I'm making my degree thesis on applied maths. An important part of the work is the implementation of some algorithms and simulations so code is part of the work. And I mean a lot of code.

I don't have references of works like mine so I'm not sure what to do with the code. Of course, it's not going to be "printed" as part of the thesis. It's supposed to be documented on internet with the link in an appendix I guess, but I don't really know how to deal with it.

I didn't find and answer in other posts.

closed as off-topic by Nate Eldredge, JeffE, RoboKaren, Bob Brown, user3209815 Jan 5 '17 at 7:43

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  • For questions like this, you usually have to look at your university's thesis requirements, and consult with your advisor to see what they want. It's not the kind of question that random people on the Internet can really answer. – Nate Eldredge Jan 4 '17 at 19:49
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    Ask your advisor. But if i were your advisor, I would say: Github offers free public repositories. Put your source code at github.com/VR1312/[whatever] and include the sentence "Source code is available at github.com/VR1312/[whatever] ." in your thesis. Done. – JeffE Jan 4 '17 at 20:42
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    @NateEldredge I disagree: not all the universities have so detailed thesis requirements (or thesis/dissertation offices), and there might be advisors who don't have clear ideas on formatting. I think that we certainly have the experience to give useful advice, and that formatting questions are on topic: the code tag explicitly refers to formatting too. – Massimo Ortolano Jan 4 '17 at 21:03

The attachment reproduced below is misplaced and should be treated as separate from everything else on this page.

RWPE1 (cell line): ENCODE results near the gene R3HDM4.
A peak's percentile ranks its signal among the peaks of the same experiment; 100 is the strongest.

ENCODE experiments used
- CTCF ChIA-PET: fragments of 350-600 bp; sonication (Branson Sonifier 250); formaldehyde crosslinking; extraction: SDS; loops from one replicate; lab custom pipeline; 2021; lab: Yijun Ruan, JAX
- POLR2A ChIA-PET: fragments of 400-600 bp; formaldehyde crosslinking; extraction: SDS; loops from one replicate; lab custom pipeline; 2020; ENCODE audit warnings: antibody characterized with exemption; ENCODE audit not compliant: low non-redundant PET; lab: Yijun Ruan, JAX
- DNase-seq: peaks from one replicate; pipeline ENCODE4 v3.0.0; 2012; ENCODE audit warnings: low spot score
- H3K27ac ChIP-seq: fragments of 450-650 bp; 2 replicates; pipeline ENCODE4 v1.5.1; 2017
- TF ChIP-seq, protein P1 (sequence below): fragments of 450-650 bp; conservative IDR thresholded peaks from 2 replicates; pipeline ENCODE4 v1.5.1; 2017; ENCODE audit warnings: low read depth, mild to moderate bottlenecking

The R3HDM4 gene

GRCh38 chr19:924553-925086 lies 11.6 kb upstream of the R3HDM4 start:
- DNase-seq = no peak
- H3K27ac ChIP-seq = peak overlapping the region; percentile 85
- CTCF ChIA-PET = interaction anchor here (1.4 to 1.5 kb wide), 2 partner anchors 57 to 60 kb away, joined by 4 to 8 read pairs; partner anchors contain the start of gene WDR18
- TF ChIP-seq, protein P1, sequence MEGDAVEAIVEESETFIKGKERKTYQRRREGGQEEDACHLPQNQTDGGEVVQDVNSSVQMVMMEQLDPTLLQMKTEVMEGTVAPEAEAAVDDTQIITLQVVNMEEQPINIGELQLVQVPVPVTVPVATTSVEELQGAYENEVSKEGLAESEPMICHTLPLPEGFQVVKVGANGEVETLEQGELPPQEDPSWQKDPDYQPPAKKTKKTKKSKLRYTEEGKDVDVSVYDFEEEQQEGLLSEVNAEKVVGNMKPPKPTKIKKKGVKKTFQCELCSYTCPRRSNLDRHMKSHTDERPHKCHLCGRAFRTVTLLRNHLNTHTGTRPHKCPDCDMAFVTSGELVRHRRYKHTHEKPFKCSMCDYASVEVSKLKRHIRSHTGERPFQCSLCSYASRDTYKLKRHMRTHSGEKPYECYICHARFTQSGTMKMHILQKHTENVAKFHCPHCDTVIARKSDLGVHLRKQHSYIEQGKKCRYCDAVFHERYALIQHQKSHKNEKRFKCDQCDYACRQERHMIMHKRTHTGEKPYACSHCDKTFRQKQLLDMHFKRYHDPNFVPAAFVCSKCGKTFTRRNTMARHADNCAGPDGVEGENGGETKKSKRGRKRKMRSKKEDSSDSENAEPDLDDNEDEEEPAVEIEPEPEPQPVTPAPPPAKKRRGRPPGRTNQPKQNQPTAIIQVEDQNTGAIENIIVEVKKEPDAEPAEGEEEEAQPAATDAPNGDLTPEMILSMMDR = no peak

• As I said above, I fail to see how this question can be considered off-topic, and voted to reopen. – Massimo Ortolano Jan 5 '17 at 19:47
  • Thanks, I will ask my advisor. Really, as @MassimoOrtolano said, my university doesn't have a clear format to do this. And it may sound strange but here, in my area, it's a unusual situation. Thanks! – VR_1312 Jan 6 '17 at 20:44

As Nate Eldredge has already mentioned, you should check your university's thesis guide if there is anything specific about code. If not, contact your thesis/dissertation office to see if they can help out.

I'll now speak from my own experience working at my university. I suggest to students that code be placed in the appendix material. Why? So it doesn't clutter the body.

If you're writing in LaTeX, be sure to read the documentation of any package you use to import your code. If you wish to leave it as a link, be sure to follow your university's instructions on that.

  • It sounds like OP's code is too extensive to do this. – aparente001 Jan 5 '17 at 4:54
  • Yes, it's pretty extensive. The most logical solution seems to be documenting on internet (probably I'll ask my advisor about using GitHub for that), and then link. – VR_1312 Jan 6 '17 at 20:45

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